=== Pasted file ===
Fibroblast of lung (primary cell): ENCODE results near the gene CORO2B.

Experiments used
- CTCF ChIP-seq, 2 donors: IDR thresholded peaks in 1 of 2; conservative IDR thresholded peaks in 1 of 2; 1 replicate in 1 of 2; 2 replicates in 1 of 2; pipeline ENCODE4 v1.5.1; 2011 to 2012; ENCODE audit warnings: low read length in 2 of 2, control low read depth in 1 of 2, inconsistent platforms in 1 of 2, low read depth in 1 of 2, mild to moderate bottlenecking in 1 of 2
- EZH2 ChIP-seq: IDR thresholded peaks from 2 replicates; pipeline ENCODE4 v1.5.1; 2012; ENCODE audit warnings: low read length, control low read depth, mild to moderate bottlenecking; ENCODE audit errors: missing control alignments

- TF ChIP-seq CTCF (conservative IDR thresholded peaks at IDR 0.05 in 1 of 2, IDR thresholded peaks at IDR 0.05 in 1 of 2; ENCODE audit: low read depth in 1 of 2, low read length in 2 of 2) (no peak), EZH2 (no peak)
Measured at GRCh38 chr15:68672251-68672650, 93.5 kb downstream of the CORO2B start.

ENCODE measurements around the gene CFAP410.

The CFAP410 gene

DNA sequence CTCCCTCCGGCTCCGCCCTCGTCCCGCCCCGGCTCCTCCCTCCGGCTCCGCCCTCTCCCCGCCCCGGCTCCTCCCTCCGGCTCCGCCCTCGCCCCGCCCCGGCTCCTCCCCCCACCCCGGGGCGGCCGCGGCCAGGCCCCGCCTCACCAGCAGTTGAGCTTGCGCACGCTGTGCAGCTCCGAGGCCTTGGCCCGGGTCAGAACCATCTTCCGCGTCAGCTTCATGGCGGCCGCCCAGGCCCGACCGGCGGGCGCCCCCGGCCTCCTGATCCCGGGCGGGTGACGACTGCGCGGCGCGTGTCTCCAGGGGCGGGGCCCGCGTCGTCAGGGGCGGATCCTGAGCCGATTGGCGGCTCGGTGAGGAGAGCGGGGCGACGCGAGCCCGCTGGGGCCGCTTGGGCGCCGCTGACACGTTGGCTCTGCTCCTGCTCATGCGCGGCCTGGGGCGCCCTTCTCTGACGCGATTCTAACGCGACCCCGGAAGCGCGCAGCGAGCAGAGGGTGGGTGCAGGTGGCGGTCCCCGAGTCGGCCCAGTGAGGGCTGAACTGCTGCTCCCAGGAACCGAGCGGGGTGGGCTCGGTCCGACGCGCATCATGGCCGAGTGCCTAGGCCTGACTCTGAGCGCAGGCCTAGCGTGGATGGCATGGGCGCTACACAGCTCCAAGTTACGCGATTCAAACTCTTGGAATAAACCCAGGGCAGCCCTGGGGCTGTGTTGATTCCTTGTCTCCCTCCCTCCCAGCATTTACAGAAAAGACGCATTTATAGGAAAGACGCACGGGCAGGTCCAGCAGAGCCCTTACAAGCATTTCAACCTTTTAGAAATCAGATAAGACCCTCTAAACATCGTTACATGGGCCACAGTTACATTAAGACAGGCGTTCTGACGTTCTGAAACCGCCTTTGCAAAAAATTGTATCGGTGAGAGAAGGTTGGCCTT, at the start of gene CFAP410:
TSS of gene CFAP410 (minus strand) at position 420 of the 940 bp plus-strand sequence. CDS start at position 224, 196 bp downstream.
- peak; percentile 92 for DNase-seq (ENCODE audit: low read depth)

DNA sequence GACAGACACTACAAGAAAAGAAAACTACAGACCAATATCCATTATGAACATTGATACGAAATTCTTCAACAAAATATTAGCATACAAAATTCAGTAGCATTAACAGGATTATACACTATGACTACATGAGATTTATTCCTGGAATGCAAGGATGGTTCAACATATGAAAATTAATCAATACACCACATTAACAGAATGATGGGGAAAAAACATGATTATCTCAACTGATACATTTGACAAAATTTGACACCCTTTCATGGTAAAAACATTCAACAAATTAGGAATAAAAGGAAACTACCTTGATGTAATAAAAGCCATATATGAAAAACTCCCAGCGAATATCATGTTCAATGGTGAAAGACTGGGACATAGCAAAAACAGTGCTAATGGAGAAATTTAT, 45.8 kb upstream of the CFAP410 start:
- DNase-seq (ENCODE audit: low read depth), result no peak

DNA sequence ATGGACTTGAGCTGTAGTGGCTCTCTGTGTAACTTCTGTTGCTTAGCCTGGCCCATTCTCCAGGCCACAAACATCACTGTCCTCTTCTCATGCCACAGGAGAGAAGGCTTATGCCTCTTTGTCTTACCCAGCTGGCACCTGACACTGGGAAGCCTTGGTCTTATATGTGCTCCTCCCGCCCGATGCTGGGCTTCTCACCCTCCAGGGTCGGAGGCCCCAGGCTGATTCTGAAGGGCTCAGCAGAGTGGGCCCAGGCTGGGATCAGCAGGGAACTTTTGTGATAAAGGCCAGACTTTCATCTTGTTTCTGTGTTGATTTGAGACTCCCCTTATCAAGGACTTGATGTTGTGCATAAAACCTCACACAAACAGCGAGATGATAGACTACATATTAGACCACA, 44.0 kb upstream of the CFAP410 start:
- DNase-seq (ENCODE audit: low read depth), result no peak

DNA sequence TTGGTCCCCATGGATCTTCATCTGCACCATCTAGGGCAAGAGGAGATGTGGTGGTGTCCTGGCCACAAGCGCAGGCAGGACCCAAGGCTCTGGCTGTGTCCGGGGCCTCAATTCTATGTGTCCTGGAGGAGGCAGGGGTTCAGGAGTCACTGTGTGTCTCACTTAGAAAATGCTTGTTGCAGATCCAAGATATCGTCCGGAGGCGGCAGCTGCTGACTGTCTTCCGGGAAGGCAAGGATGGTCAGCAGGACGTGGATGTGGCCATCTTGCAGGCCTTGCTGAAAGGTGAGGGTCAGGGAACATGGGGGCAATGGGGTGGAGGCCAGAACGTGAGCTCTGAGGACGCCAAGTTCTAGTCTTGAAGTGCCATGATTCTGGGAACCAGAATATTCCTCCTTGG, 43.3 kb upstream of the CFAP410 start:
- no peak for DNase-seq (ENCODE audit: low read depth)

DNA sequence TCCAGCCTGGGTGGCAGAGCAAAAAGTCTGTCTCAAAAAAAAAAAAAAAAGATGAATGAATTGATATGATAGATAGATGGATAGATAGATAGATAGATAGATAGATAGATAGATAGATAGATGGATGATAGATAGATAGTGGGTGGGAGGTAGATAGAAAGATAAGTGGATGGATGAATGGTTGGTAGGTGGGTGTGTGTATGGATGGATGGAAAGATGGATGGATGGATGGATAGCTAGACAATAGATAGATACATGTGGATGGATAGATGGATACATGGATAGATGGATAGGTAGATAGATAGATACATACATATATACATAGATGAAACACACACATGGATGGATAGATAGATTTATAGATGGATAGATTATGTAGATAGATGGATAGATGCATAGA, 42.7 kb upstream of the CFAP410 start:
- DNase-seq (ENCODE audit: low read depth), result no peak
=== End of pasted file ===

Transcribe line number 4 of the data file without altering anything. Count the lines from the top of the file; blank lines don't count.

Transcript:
- EZH2 ChIP-seq: IDR thresholded peaks from 2 replicates; pipeline ENCODE4 v1.5.1; 2012; ENCODE audit warnings: low read length, control low read depth, mild to moderate bottlenecking; ENCODE audit errors: missing control alignments